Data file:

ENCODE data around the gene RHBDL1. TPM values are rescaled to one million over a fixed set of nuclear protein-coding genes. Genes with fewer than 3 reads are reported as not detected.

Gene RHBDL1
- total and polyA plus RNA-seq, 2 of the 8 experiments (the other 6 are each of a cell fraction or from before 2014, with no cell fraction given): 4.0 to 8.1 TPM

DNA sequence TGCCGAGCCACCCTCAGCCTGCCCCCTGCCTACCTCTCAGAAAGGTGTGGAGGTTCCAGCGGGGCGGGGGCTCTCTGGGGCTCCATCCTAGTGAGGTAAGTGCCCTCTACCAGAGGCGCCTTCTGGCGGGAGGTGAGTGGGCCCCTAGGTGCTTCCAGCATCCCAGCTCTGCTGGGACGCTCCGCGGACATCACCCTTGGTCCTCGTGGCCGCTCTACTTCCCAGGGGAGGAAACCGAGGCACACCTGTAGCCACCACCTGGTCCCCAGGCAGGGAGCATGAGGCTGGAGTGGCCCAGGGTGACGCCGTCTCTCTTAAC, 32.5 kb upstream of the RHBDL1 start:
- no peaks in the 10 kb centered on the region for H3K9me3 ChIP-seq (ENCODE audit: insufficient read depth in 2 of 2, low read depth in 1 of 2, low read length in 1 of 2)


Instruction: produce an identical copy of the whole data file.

ENCODE data around the gene RHBDL1. TPM values are rescaled to one million over a fixed set of nuclear protein-coding genes. Genes with fewer than 3 reads are reported as not detected.

Gene RHBDL1
- total and polyA plus RNA-seq, 2 of the 8 experiments (the other 6 are each of a cell fraction or from before 2014, with no cell fraction given): 4.0 to 8.1 TPM

DNA sequence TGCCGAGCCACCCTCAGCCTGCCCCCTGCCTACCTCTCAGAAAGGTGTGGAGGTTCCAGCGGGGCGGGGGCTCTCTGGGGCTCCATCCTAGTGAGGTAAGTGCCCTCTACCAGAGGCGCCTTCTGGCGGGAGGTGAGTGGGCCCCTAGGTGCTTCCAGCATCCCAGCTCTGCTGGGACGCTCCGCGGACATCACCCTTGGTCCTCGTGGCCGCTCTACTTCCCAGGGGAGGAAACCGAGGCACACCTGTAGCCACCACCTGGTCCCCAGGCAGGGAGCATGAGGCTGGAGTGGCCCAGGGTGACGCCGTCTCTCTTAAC, 32.5 kb upstream of the RHBDL1 start:
- no peaks in the 10 kb centered on the region for H3K9me3 ChIP-seq (ENCODE audit: insufficient read depth in 2 of 2, low read depth in 1 of 2, low read length in 1 of 2)